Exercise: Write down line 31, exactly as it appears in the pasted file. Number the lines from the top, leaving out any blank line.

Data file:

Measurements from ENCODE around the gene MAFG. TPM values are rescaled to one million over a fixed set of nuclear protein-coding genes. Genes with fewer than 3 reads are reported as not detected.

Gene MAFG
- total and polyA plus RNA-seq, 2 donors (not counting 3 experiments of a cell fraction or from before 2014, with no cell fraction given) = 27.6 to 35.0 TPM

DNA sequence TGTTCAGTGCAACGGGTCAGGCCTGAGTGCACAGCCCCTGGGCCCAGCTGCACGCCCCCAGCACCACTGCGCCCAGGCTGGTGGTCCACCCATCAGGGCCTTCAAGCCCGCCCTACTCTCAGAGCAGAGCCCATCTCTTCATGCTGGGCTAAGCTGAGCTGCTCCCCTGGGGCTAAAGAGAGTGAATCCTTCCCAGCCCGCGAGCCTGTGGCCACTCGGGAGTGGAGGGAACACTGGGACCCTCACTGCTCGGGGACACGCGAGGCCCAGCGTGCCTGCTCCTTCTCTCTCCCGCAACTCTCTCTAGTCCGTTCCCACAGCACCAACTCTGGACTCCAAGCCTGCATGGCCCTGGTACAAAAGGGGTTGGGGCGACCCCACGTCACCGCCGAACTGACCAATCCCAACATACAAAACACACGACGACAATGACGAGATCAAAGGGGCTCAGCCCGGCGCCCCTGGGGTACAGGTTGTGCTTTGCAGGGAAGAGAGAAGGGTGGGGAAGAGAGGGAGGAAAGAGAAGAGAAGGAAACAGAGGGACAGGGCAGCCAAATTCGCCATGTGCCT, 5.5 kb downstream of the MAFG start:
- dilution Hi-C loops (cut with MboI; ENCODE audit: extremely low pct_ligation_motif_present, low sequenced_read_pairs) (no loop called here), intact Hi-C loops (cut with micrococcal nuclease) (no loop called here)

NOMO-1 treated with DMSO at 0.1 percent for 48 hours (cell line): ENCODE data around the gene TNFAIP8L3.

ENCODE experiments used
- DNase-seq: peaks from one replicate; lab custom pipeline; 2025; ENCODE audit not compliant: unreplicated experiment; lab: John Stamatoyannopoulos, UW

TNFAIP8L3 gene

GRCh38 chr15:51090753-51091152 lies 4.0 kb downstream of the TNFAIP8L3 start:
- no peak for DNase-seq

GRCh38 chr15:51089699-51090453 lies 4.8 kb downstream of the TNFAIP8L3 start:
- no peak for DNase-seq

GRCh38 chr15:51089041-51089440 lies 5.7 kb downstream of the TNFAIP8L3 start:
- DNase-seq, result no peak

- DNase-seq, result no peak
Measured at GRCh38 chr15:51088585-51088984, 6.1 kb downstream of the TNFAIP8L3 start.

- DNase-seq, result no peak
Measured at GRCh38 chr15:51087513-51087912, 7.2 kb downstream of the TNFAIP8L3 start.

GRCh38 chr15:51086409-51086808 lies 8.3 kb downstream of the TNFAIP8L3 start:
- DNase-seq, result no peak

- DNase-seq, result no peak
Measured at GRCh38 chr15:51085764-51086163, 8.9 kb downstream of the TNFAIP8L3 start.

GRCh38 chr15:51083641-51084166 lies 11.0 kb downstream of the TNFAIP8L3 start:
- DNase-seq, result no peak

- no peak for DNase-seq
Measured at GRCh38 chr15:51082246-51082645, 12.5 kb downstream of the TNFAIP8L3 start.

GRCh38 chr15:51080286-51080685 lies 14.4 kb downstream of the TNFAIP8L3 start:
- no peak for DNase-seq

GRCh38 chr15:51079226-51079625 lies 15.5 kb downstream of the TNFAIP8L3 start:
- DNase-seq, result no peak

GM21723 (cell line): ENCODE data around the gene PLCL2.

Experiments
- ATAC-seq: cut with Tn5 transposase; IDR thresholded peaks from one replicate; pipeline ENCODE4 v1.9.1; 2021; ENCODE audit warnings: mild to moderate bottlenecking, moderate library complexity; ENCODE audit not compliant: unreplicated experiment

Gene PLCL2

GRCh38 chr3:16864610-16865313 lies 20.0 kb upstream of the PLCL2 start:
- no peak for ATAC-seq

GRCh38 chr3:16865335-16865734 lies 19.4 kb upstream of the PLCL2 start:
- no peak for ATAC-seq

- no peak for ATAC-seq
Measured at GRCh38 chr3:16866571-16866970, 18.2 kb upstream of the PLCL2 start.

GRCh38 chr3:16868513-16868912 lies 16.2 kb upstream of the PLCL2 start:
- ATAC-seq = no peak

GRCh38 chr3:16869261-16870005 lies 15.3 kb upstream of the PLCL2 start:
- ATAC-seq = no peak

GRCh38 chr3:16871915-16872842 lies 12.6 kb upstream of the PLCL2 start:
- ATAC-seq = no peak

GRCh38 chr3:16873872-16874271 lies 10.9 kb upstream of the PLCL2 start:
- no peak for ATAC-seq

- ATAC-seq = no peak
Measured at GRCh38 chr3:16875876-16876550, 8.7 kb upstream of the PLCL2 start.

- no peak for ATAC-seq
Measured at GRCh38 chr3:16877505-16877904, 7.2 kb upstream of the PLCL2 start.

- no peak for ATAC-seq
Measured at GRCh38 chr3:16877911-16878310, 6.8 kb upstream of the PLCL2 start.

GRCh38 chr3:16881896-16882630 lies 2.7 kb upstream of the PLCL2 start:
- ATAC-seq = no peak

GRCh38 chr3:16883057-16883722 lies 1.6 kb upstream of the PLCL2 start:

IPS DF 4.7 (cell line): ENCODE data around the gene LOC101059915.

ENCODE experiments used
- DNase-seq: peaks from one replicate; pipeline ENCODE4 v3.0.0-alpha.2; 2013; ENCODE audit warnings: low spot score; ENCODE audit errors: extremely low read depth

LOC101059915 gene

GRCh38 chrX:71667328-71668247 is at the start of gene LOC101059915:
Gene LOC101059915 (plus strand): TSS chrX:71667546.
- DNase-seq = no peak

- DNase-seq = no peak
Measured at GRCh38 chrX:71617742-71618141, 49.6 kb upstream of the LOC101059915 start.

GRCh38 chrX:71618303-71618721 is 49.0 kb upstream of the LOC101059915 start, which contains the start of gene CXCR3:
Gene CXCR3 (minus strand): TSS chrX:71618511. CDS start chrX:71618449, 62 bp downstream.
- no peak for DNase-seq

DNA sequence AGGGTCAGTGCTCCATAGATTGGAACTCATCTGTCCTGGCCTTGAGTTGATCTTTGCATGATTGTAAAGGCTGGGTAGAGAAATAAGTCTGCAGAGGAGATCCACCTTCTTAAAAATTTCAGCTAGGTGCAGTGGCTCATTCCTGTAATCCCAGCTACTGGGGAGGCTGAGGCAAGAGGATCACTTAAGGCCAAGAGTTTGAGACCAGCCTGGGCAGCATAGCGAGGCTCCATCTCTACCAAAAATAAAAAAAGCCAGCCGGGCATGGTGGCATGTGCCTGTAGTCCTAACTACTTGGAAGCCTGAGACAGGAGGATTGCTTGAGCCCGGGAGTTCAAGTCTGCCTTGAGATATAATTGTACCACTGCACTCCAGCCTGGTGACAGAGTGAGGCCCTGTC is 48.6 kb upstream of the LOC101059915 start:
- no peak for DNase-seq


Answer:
- DNase-seq, result no peak